The CONTACT YOUR LEGISLATORS Video Contest is now open!

The 1st Amendment to the Constitution gives citizens the right to contact their representatives and let them know about the issues they are facing and want the government to solve. This fundamental right has been a part of the American political tradition since before the ratification of the Constitution. One of the challenges confronting citizens today is knowing which government representative to contact when they have a
problem. In order to help citizens become more involved with their state government, the Washington State Council for the Social Studies (WSCSS) is looking for a few good student filmmakers to help.

We need you to help your fellow citizens reach out to their leaders. Our state’s future depends on a strong and vibrant citizenry who are active in local and state government.

Your task: create a short video - about four minutes - that shows citizens how to contact their state legislators and federal representatives.

Not sure where to start? Take a look at the Washington State Legislature online at . You can find the information that you need under the “Find Your District” tab on the left-hand side.

1st Place: $100
2nd Place: $75
Honorable Mention: $25

Contest Rules & Requirements:

  • This contest is open to all middle and high school students in the State of Washington
  • Students may work in pairs or individually in creating their submissions
  • All submitted entries should be no longer than 4 minutes
  • All entries should begin with a fifteen second title screen that contains the following:
    • Student(s) Name
    • School Name
    • Title of Entry
    • Total running time of entry (excluding fifteen second title)
  • All videos must be submitted online using YouTube.  No other video formats (ex. DVDs) will be accepted
  • All students must be the owners of the YouTube account they use to submit the video
  • You may not use any copyrighted material (including images and music) unless you have the written permission of the owner
  • Students must complete their videos with minimal assistance from adults.  Adults can provide technical or editing advice as well as help students film their projects
  • All entries must be submitted via the link below by 11:59 pm on March 24, 2017
  • Student submissions must comply with all Washington State and Federal laws
  • By submitting your video, you give the WSCSS the right to use your video and attest that you have permission to use the likeness of all people appearing in your video

It's easy to contact your representatives by phone, e-mail, or letter, but there's nothing like a person to person meeting to get their attention on Social Studies education!  Meeting them in person now sets you up for a positive lobbying relationship that can lead to establishing yourself as a source of information concerning Social Studies in your legislative district, classroom visits, and eventually votes to support the Social Studies.


When members of the legislature think back to when they were in school,  they remember Social Studies as being about memorizing dates and data that are quickly forgotten. For this and many other reasons, Social Studies has found itself in a fight to stay classified as a core subject equal to Language Arts, Science, and Math.  We need to reteach our Legislative and Congressional leaders as to what the modern Social Studies classroom is all about.  We are how society learns to connect past to present, be critical consumers of information, and how to become active citizens. This is your chance to speak out.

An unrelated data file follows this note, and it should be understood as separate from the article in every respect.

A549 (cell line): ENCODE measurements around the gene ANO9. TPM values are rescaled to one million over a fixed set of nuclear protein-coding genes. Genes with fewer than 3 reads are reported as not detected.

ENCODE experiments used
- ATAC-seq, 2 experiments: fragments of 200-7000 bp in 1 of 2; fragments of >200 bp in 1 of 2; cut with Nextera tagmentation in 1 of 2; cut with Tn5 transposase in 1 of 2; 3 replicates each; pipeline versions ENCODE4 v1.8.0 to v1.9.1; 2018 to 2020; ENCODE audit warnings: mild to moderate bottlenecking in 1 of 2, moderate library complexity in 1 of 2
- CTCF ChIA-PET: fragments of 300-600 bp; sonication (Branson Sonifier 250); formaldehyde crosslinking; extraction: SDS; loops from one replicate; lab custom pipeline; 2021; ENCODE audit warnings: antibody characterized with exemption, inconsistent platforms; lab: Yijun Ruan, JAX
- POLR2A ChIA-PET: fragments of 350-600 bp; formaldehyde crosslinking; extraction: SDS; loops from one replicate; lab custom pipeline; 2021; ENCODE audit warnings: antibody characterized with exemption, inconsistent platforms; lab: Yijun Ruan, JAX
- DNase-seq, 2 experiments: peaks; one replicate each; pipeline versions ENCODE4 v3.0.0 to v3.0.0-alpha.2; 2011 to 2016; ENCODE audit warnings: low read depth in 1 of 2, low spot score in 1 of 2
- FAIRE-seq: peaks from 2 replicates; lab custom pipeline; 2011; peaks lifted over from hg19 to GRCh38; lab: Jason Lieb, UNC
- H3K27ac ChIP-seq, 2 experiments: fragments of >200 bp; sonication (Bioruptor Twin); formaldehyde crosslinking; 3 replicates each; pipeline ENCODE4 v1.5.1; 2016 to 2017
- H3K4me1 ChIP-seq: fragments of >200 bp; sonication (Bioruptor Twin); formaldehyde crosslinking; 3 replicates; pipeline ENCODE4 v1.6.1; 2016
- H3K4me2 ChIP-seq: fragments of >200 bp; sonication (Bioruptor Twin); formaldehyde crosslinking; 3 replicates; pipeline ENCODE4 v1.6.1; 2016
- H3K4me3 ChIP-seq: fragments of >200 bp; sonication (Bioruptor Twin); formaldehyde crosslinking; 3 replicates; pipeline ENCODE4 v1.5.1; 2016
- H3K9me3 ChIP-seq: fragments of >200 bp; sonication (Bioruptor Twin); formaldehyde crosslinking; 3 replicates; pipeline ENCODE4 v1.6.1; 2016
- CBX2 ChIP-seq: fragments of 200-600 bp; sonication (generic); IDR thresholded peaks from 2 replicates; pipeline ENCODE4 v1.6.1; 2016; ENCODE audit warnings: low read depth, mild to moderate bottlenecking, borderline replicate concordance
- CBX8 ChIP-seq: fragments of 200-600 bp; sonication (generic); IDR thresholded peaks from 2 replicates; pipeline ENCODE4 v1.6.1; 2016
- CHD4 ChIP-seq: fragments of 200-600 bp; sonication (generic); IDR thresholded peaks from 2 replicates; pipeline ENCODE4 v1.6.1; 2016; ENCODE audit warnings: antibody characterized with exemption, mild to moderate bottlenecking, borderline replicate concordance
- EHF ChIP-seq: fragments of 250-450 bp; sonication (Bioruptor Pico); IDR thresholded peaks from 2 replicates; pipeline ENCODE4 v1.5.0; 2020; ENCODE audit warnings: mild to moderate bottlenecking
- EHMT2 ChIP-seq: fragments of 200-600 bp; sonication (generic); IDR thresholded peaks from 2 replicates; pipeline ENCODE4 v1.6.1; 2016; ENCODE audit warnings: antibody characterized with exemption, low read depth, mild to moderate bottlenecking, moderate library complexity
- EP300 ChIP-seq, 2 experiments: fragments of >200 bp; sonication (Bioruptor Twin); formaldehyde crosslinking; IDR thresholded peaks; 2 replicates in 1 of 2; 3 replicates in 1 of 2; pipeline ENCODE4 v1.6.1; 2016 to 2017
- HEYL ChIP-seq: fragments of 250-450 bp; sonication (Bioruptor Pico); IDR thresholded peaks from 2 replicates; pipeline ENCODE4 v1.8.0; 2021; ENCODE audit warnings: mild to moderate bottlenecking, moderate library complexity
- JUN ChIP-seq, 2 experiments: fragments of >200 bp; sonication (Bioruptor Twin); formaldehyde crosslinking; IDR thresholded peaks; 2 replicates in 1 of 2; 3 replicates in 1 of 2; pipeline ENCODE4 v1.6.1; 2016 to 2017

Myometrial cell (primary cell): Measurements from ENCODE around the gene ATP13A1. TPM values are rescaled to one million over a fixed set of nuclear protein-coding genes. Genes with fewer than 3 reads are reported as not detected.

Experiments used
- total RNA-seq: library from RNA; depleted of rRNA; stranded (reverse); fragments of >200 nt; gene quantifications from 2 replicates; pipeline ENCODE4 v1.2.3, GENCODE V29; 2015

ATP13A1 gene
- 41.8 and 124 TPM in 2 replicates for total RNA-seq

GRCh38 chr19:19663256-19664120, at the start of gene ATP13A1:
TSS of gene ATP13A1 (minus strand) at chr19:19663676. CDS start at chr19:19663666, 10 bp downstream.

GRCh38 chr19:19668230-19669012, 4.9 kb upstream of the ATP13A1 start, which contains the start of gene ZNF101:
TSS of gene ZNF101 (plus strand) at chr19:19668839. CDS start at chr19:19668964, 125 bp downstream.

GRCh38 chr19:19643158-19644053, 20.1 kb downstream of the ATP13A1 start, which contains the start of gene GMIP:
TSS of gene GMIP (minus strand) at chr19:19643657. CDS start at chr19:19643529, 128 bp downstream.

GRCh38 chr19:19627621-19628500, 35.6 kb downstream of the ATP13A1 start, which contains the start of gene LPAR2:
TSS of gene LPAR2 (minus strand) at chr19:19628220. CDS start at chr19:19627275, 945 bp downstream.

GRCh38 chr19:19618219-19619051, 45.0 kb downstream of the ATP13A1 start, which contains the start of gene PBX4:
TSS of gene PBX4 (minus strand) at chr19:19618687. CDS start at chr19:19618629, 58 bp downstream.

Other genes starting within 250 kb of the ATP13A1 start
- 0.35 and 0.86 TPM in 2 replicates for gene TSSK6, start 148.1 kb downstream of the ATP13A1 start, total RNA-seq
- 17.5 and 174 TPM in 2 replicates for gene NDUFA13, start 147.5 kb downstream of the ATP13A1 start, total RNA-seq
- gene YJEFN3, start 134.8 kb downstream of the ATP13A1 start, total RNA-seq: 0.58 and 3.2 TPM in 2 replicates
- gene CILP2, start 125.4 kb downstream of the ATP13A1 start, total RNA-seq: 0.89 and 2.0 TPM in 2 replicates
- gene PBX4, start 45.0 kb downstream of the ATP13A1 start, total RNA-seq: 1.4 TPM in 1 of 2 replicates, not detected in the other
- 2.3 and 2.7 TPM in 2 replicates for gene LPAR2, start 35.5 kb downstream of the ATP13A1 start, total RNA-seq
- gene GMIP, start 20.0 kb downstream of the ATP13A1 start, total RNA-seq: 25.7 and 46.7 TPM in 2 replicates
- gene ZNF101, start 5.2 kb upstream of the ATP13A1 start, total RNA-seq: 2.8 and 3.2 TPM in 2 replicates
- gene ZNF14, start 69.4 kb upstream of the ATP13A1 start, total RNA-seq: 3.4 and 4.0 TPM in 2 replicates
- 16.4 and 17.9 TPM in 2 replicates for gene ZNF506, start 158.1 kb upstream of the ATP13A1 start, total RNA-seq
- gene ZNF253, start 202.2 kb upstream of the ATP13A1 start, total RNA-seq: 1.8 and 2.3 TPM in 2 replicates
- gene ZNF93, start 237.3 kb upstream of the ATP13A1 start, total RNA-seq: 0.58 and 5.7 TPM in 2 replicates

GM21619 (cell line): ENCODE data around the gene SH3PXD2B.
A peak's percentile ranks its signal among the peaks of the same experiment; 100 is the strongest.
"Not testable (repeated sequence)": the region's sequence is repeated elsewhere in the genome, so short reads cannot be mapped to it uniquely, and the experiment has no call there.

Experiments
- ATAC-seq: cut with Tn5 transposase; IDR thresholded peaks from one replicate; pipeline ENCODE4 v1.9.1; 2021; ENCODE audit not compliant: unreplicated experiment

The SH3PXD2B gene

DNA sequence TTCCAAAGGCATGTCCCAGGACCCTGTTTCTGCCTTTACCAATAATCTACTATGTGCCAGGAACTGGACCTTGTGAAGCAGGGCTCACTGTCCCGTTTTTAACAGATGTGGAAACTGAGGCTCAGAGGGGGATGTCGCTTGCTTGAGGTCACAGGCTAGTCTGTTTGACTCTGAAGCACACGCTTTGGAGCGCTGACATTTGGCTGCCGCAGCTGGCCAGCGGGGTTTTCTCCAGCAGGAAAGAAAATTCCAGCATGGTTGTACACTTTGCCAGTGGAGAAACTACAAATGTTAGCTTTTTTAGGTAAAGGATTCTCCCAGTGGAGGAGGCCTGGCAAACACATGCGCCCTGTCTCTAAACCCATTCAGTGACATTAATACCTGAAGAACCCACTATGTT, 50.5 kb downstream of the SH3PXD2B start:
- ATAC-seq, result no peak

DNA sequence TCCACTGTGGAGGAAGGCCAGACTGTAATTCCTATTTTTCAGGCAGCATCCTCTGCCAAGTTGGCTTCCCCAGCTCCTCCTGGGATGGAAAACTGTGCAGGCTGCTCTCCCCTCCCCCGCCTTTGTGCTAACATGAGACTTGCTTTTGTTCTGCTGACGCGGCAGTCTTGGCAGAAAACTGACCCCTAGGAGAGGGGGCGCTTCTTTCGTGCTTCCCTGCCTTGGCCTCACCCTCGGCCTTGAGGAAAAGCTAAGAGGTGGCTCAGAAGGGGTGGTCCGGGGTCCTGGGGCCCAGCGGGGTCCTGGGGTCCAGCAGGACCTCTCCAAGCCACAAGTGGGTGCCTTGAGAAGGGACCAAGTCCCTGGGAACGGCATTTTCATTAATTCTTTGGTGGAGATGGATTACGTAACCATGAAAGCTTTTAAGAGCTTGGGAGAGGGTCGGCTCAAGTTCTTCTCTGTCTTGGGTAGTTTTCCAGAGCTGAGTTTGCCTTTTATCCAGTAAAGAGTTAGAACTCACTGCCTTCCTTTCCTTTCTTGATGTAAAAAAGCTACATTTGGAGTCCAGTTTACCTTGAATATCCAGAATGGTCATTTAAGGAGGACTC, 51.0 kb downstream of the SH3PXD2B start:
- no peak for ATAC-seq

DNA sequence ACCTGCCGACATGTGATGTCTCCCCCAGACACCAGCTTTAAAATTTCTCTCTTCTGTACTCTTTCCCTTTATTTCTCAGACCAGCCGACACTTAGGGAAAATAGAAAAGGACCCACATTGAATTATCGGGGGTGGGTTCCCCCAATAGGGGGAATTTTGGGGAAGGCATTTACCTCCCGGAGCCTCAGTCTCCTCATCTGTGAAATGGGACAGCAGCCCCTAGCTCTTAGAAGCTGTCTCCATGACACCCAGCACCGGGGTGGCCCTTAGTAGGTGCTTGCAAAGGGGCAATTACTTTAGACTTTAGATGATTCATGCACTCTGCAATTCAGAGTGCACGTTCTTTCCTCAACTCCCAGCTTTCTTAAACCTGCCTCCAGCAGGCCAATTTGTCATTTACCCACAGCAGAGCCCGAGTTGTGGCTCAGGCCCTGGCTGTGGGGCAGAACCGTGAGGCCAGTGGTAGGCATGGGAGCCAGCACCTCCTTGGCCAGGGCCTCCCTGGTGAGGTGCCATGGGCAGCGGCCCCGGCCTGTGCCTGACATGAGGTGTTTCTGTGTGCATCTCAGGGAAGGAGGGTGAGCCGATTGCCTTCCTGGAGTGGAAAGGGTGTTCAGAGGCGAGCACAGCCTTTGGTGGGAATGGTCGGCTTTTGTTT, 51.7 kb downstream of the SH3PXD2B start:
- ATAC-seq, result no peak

Ways to making sure your voice is heard:

1: Know your legislators.  They are in office to represent you and want to meet and have conversations with their constituents. Your voice does count and needs to be heard.

2: Think about what you would like to teach them about Social Studies.  What are some good things that are happening concerning Social Studies in your school, district, and statewide?  What are things that are making it harder to be successful and help kids be the active, critical, and reflective citizens they need to be?  Are there any relevant bills before the House or Senate that you could mention by bill number?  Write up a "Leave Behind" sheet with your main points, bill numbers, and other important data.

3: Set up meetings with your legislators. 

  • Send a letter to set up a meeting with your representative’s scheduler.
  • Identify yourself as a constituent and also identify yourself by profession (teacher, administrator, professor, or student).
  • Inform the scheduler the date and time you will be in Washington, DC or Olympia (Thursday, February 18, between 1:00 and 5:00 p.m., for example)
  • You might need to email a written request for a meeting in addition to the phone call.  Be sure to ask for the email address.
  • Do not be discouraged if you do not get in on your first attempt. The Congressional Calendars are very full.  Be patient and persistent.

4: When you get in and have an appointment keep these in mind.

  • Bring a camera.  You don’t want to miss an opportunity to document your experience.
  • Your appointment will probably last between 15 and 30 minutes.  Be sure to allow 20-30 minutes between appointments to allow time to travel between your representatives offices (if you're going all the way to Olympia or DC, you should make appointments with all of your senators and representatives on the same day)
  • If you are going with a colleague, keep the number of people per visit small enough (2-3 people) for easy communication of ideas.
  • Be prepared to leave information behind for them to refer too.

5: Make sure you follow up every meeting with a thank you letter.